NANJING, CHINA — H. Roger Wang was in a jam.
He had come a long way -- emigrating from Taiwan to America, earning an MBA at Southeastern Louisiana University, managing a drug store in Los Angeles and becoming a developer with offices in Beverly Hills.
By the early 1990s, he had made his way to this city in eastern China to build a 60-story office tower, using proceeds from some of his Southern California developments.
But after three years, only six floors had been completed. And then his partner pulled out, leaving him short $96 million. No one wanted to move into a partly completed building with lots of construction above them still to come.
Desperate for cash, Wang hatched a plan. He would open a department store offering foreign-brand goods and what was then a novelty for Chinese shoppers: satisfaction -- or their money back.
His staff told him it would never work. "People will take advantage of it. You'll be sorry," they said.
As it turned out, few people abused Golden Eagle's refund policy. On the contrary, Wang says, it built goodwill among customers, who also appreciated that cashiers handed out crisp new bills and that the restrooms always had soap and tissue -- something still hard to find at many stores in China.
That was the first of a dozen high-end stores that Wang would open in China, in mostly smaller cities such as Yancheng, Nantong and Yangzhou. Along the way, he has quietly become one of America's richest men; Forbes estimated his net worth at $1.3 billion in 2007.
Wang stepped out of the shadows and into the headlines this month when he filed suit against Bear Stearns, accusing the brokerage of misleading him and his wife into buying 150,000 shares days before the firm agreed to an emergency buyout by JPMorgan Chase for $2 a share (a price later raised to about $10).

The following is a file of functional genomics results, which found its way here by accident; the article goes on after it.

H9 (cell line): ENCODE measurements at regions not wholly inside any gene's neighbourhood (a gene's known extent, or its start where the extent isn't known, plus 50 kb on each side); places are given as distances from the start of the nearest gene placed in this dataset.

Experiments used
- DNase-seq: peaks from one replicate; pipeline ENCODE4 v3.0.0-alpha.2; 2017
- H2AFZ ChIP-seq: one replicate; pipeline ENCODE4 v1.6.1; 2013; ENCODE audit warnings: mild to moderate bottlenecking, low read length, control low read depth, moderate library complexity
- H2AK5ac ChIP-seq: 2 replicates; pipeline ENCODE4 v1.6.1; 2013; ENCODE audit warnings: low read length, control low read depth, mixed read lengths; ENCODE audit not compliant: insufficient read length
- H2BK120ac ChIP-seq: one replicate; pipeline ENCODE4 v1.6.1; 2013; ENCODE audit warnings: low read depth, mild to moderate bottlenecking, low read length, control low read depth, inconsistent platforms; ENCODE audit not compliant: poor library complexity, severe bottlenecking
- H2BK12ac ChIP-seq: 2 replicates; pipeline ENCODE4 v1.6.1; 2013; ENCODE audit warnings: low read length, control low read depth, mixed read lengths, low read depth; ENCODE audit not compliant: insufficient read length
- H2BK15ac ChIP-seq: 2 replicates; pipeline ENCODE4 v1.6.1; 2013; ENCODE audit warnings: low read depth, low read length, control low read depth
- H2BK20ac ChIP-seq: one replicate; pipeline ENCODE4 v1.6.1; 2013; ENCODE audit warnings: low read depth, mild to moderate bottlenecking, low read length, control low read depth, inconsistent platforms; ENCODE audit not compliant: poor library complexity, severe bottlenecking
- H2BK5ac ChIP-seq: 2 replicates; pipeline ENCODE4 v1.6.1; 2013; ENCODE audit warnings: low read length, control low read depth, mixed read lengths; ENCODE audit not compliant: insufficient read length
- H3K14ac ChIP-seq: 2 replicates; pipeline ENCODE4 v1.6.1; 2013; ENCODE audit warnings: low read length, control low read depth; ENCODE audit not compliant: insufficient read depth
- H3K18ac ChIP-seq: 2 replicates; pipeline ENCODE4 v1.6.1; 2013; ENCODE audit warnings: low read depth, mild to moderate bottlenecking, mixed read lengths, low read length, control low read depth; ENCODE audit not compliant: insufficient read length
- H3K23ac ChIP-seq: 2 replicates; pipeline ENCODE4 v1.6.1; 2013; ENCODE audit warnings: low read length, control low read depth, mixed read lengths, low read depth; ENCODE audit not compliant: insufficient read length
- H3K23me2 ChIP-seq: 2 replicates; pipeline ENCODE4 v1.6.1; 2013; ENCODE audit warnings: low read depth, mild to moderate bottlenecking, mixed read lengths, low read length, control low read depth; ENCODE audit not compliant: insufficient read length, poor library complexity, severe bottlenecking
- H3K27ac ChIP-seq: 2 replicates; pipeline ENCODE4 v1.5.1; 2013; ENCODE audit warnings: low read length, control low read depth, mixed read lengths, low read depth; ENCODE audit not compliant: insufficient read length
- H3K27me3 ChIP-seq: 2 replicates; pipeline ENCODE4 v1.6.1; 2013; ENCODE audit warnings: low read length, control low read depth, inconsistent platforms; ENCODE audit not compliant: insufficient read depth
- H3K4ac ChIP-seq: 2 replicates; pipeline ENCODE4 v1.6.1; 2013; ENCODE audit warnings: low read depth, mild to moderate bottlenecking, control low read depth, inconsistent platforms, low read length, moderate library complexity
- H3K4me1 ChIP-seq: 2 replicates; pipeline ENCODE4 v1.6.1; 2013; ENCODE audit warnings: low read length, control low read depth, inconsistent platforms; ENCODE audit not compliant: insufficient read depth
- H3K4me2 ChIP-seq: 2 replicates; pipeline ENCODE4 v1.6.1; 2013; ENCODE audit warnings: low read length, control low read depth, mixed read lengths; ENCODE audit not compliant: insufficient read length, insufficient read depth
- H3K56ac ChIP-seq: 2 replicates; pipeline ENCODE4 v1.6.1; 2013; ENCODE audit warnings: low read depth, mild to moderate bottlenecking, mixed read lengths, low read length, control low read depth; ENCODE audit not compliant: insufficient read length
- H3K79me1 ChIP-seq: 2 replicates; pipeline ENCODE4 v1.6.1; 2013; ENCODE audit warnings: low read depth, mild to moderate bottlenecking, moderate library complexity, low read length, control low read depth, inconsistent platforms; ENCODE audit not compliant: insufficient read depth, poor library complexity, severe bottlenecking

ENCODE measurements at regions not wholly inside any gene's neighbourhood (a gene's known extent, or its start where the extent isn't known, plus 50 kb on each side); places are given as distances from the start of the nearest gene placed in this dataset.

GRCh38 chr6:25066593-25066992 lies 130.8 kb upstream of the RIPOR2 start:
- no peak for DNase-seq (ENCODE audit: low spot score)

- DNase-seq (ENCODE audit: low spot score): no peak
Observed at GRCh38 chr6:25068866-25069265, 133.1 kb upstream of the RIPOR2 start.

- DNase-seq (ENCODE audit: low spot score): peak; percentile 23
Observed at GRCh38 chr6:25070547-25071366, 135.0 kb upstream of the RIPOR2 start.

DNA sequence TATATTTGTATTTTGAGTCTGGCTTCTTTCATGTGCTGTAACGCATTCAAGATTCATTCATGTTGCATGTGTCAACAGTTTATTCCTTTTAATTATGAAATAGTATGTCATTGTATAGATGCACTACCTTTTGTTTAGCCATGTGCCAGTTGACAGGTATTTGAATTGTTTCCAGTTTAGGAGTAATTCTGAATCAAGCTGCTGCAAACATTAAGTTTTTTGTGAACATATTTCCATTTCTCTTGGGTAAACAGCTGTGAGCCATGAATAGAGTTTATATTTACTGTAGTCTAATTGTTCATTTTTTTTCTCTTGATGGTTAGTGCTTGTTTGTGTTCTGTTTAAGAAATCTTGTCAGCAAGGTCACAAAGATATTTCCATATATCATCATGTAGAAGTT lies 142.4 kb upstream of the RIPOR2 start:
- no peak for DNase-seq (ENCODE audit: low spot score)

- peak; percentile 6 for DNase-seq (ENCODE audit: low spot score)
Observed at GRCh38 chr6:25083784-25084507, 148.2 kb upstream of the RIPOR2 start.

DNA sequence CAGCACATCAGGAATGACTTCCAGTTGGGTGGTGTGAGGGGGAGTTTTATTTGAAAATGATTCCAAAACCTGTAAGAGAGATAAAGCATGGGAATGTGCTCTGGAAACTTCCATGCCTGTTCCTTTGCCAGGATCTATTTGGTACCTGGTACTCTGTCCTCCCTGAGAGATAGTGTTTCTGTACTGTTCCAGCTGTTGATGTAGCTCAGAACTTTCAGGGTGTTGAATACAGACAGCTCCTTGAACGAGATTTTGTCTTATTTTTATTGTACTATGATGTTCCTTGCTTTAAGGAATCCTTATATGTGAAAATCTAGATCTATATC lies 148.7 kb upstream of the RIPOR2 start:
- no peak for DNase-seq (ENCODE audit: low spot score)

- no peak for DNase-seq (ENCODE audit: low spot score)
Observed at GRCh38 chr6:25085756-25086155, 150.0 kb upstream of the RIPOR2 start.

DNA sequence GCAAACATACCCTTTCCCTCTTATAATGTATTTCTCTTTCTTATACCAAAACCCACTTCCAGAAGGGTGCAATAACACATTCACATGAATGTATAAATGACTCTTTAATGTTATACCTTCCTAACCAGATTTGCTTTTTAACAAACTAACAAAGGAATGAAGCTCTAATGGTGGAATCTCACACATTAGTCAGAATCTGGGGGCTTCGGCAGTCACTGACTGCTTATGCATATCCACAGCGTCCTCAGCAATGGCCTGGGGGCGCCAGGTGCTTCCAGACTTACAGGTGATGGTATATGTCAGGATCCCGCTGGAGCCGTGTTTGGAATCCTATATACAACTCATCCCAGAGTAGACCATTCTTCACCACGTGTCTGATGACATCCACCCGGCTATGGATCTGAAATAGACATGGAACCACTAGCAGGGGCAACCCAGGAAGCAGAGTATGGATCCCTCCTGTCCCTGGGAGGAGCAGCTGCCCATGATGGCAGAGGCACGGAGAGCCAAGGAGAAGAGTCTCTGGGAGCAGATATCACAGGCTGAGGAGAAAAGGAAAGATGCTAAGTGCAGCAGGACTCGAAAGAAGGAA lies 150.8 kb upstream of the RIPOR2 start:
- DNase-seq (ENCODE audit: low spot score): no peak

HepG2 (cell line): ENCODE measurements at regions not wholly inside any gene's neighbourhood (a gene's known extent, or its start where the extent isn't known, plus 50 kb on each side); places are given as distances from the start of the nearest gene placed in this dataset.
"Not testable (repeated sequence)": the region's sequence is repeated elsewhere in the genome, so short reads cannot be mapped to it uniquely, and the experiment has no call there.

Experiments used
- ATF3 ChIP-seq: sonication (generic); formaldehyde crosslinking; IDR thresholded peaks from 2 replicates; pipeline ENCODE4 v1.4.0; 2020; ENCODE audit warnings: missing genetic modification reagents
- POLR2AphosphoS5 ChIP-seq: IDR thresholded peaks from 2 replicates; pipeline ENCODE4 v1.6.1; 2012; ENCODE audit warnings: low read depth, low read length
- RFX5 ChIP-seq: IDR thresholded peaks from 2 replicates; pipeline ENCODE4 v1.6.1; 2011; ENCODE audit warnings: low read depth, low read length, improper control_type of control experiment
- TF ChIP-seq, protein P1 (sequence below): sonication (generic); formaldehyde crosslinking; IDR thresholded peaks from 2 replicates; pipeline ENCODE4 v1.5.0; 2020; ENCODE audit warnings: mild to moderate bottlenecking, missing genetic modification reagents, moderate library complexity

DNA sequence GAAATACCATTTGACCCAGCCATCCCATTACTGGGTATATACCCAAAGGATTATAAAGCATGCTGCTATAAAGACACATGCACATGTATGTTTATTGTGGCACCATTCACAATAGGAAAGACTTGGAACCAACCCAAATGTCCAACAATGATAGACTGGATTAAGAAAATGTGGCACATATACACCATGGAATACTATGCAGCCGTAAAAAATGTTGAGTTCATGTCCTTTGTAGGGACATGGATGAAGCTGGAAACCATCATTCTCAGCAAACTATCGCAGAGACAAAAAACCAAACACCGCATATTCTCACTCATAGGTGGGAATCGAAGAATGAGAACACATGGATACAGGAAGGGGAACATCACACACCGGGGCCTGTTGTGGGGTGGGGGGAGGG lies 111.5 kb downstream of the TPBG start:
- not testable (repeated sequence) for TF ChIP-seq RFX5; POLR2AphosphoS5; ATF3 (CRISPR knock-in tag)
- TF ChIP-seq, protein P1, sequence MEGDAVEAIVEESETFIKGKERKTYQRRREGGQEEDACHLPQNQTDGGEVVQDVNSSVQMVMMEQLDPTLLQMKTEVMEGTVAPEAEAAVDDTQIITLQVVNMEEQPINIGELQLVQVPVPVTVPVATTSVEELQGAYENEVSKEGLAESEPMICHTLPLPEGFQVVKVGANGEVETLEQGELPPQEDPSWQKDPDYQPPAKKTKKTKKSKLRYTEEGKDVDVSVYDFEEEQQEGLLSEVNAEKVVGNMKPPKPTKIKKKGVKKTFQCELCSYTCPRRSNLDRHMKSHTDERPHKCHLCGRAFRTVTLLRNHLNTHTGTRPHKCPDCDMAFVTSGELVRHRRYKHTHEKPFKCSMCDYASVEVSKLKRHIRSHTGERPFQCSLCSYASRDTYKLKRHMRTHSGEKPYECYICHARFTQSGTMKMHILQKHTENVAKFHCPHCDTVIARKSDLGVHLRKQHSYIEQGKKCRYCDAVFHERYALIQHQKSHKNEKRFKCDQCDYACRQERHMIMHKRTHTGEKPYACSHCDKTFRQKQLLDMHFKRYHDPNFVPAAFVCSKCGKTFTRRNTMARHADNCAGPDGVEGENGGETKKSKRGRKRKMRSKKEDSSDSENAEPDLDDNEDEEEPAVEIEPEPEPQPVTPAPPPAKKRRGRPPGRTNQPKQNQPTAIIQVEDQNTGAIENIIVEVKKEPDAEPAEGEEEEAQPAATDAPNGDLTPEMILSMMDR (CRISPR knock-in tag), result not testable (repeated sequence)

The suit claims Wang agreed to pay $6.56 million for the stock at prices up to $71.96 a share. Neither Wang nor Bear representatives would comment on the suit.
It was a rare financial misstep for Wang, 59, but hardly the first brazen move.
When Wang was opening his department stores in small cities, even friends were skeptical.
"In those days, [Chinese] didn't have a lot of money," said Andrew Cherng, chairman of Panda Restaurant Group, the Rosemead-based chain of more than 1,100 Panda Express eateries. "I wondered, 'How's he going to make money?' " said Cherng, a Yangzhou native who has known Wang for 20 years.
But as China's wealth spread from the eastern seaboard to cities in the Yangtze River delta, Golden Eagle had few rivals that could match its products, service and management. Wang says he borrowed accounting, logistics and inventory systems from the U.S.
Golden Eagle Retail, which is traded on the Hong Kong stock exchange, reported gross sales of about $650 million last year. Sales at stores open a year increased 27% last year, compared with 18% for Singapore-based Parkson and 20% for New World of Hong Kong -- two top department store operators in China, said Jessie Qian, a retail analyst at Macquarie Bank in Hong Kong.
Golden Eagle "is very much service-driven," Qian said. "They have the best VIP program and spend more money and put more efforts in interior designs, lighting. They pay more attention to details."
Wang, she said, has learned from his American experience.
Real estate remains an important part of Wang's private company, Golden Eagle International Group. Most of his stores are in properties owned by Golden Eagle. That means the stores don't pay rent and Wang keeps more of the sales. As in other developing countries, retail landlords in China typically require tenants to pay a percentage of sales as rent.
When he's in China, Wang lives in an apartment on the 59th floor of his building in Nanjing -- the same high-rise he had the early struggles with but finally completed in 1997 -- and works in the headquarters one floor below. His spacious office, with a balcony, has a sweeping view of central Nanjing. On a recent visit, there was hardly anything on his large desk. Two bags of Taylor Made golf clubs were against the wall.
"I like to play golf, but not at a country club," said Wang, dressed in a navy blue suit. "I don't have a lavish lifestyle."
He's happy that his customers do. Wang caters to those who have a penchant for Gucci, Hermes, Givenchy and other premium brands. As China's moneyed class has grown, so have the sales at Golden Eagle.
Panda Express' Cherng describes Wang as highly competitive and methodical. Thus far, Wang has been very cautious about growing too quickly but is now aiming to double the number of department stores in three years. Nor does he see himself slowing down. He wants to run Golden Eagle for at least another five years.
Wang spends about seven months a year in China, the rest in Beverly Hills, where his wife and their youngest daughter, a business major at USC, live. An older daughter works in merchandising at Golden Eagle's Shanghai store.